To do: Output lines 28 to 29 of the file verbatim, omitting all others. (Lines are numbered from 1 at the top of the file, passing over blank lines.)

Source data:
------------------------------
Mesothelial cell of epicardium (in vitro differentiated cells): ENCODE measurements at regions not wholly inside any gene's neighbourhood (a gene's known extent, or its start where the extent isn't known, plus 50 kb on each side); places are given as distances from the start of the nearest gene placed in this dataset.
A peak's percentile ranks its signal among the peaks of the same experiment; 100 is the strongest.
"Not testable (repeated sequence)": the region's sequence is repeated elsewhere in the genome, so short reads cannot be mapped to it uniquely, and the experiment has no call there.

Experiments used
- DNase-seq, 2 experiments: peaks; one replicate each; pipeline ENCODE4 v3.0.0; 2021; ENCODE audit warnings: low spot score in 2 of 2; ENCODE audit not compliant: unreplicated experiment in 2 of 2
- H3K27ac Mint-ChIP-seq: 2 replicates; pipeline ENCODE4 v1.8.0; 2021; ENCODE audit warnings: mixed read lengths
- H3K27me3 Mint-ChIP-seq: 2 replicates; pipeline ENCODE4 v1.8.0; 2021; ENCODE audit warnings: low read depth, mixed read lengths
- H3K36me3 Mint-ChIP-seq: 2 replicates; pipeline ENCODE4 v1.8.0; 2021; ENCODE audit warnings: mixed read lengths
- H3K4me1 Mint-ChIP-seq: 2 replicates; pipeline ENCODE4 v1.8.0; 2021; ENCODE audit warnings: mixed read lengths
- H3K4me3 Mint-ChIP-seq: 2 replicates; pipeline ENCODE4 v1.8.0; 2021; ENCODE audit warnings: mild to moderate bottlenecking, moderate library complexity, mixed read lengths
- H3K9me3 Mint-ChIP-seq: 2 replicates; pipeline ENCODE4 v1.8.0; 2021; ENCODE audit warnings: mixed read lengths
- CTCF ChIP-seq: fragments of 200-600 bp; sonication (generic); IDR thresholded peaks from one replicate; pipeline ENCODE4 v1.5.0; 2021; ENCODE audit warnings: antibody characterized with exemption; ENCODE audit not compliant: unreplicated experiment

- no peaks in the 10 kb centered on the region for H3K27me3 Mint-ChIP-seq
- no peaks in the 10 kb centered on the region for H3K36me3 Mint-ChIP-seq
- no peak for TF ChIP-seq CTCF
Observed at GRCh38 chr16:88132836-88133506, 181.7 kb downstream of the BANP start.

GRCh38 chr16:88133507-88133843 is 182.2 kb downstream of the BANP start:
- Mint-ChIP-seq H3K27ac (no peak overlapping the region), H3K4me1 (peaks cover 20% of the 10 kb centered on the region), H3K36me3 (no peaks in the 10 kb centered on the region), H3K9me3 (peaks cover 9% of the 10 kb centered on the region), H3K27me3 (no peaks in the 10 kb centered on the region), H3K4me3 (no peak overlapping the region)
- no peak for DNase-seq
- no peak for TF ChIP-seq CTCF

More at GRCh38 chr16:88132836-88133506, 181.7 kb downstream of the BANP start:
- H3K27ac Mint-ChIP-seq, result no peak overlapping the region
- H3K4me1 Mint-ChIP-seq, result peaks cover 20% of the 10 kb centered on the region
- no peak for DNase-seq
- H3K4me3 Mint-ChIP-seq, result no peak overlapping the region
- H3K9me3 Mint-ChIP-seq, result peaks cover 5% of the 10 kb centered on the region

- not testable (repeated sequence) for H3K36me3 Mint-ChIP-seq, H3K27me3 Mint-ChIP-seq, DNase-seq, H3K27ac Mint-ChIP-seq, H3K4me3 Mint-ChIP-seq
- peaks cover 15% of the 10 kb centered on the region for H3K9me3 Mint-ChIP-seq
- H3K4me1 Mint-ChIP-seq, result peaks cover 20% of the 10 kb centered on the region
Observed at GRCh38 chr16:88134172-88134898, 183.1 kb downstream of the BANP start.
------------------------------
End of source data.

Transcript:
- peaks cover 15% of the 10 kb centered on the region for H3K9me3 Mint-ChIP-seq
- H3K4me1 Mint-ChIP-seq, result peaks cover 20% of the 10 kb centered on the region